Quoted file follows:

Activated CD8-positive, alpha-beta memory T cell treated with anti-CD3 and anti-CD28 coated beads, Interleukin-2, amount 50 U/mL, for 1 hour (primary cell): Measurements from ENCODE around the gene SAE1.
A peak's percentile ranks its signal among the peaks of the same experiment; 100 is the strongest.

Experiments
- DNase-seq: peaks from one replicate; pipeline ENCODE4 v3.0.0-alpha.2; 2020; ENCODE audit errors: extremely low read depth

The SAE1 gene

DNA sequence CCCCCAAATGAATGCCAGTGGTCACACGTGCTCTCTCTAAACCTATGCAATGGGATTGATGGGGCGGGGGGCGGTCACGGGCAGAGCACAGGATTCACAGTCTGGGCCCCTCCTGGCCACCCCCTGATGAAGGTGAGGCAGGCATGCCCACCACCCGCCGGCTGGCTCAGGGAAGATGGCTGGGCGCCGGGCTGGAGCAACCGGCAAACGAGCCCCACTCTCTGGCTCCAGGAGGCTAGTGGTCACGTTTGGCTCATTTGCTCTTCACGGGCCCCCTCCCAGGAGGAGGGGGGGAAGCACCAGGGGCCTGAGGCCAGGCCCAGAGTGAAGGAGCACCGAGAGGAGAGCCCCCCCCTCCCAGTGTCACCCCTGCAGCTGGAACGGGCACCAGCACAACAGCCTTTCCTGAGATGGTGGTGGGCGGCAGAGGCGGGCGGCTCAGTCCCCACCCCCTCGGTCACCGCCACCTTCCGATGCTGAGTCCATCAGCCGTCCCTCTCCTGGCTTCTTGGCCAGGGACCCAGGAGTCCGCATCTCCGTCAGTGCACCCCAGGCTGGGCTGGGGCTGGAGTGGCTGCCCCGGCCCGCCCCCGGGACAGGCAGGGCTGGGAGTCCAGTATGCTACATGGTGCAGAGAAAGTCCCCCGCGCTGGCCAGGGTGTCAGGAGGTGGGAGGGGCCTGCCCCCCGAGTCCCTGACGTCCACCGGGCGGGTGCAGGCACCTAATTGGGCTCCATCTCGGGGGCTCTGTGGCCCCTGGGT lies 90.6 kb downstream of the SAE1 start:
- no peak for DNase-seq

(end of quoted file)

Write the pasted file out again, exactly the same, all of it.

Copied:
Activated CD8-positive, alpha-beta memory T cell treated with anti-CD3 and anti-CD28 coated beads, Interleukin-2, amount 50 U/mL, for 1 hour (primary cell): Measurements from ENCODE around the gene SAE1.
A peak's percentile ranks its signal among the peaks of the same experiment; 100 is the strongest.

Experiments
- DNase-seq: peaks from one replicate; pipeline ENCODE4 v3.0.0-alpha.2; 2020; ENCODE audit errors: extremely low read depth

The SAE1 gene

DNA sequence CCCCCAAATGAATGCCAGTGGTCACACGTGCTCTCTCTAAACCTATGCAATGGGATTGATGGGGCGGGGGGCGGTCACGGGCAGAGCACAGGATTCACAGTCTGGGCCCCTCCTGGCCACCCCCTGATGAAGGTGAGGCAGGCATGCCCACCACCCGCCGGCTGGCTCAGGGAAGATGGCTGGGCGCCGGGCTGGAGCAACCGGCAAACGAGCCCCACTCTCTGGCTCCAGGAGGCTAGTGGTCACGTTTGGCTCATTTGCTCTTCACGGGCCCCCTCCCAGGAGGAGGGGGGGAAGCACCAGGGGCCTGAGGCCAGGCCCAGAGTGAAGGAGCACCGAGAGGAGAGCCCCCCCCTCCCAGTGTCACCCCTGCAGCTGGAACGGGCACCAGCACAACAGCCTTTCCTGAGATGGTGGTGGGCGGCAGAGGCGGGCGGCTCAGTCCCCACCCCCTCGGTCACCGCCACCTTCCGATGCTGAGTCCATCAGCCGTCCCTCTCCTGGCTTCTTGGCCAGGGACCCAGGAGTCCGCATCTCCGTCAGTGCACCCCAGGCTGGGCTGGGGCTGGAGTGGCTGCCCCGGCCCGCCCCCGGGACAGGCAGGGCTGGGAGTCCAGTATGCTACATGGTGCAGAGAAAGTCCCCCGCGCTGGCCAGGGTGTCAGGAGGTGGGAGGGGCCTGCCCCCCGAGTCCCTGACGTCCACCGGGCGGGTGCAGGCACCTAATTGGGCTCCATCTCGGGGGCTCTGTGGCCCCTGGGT lies 90.6 kb downstream of the SAE1 start:
- no peak for DNase-seq